Many, both young and old, had yellow sun hats. This being a school day, there were no big children, only the littler ones. A line of perambulators were lined up on the sidewalk. That’s what the locals call a stroller. Pram for short. I just took it all in, casting glances back at the prams, and forward at the mothers on their beach towels, bent over their little devices. Lord knows what they were texting and gawking at. This while the little ones were delighting only God and me. The mothers were missing out. But hey, what do I know? I was a tourist. 

A helicopter breezed by and I looked up. It was a Royal Marine helicopter—that was all the time I had to squint at it, because then I was really squinting. Some poor seagull, seeing that metal monster, had the—how can I put this politely?—had his innards scared out of him. And since gravity pulls innards down, and I was looking up… now I know why the locals never look up.

See? Actually, at that point I couldn’t see very well— but, see? Being a traveler can be educational! You learn things. I’m going back, as soon as I buy a sun hat.

For variety, sometimes we “write a list.”

(prompt-) of how to get along with in-laws

Tell jokes

Laugh at in-law’s jokes.

If your in-laws have stone faces and never joke, then be God-fearing and charitable.

Remember that some people can only smile a bit, and some laugh inside.

If your mother-in-law has a yappy dog, don’t kick it.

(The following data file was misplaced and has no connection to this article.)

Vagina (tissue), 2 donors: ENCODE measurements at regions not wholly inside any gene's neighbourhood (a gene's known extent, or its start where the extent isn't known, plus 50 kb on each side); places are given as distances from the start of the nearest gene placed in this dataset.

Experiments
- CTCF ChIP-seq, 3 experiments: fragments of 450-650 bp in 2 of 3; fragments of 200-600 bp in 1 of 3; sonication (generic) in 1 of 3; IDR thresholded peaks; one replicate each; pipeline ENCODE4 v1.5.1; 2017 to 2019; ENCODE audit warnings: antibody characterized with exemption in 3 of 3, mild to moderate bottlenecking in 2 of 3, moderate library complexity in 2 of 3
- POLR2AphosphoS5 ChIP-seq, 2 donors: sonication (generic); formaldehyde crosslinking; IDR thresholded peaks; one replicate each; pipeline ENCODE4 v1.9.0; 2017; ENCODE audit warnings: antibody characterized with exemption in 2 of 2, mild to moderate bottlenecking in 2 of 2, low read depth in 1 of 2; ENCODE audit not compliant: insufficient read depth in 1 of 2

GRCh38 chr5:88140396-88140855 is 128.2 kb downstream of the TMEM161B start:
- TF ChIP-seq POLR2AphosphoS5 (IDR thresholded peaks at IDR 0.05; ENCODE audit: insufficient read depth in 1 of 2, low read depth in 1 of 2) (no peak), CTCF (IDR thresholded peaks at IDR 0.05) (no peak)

At least, not where she can see you do it.

But if you can terrify the dog, then she’ll be amazed at how well it behaves around you.

Don’t waste your good Cuban cigars on Father-in-law.

In fact, don’t light up unless he does.

Then bring out your drugstore cigar, and that’ll shut him up.

But stop before you get sick, because that will give you away.

life is wonderful

Life is wonderful if you are a tourist. You can pick up stories of seagulls, pick up a bored sister of a tired mother, You say, “OK, you watch over your darling as she takes her nap, while we’ll just go outside so we can shout at each other.” Is that rude? No, mothers need their rest too, and their friends deserve a chance to be restless.

As for the friend, I can’t tell you about her. I mean, I can, but then the rest of my story would be anti-climax. For I travel to meet the people, and her I got to know very well.  A little rushed, but well. So I better tell you about something else, like goldfish.

I went into an office building, and there was a canal right on the bottom floor. How bizarre. It had wonderful waves, and bubbles, and it disappeared into a tunnel at both ends. So people could still walk across the floor. The most wonderful thing was that my Australian drinking buddy didn’t abandon me when I commented to the security guard, “Ah, those luscious fish. I just want to pick one up and take a big bite!” 

The guard said, “You need to kill your appetite. Try this.” And he gave me a free cigar and stepped out side with us to smoke. But it was a fire door, and he closed it on us, locking us out. 

So I shared my cigar with my drinking buddy. But it was a drugstore cigar, so all he said was “Ar-r-r-rg!  Time for a drink!”

Sean Crawford
January 31
(Princess) Alexandra Writers Centre Society
at the new C-space
the renovated sandstone King Edward school

~This truly was written last Friday (Jan 25). I’m joking about being lazy. Someday, shall I do another free fall post? 

~I’ve never tried to free fall at home on my own, but you, dear reader, may find FF at home rewarding, if only as a confidence booster showing you too can write, and that you can do so without needing a big block of time. …Most of us at Friday FF don’t use a keyboard like a working stiff, but rather, a pen and pretty notebook like a writer having fun.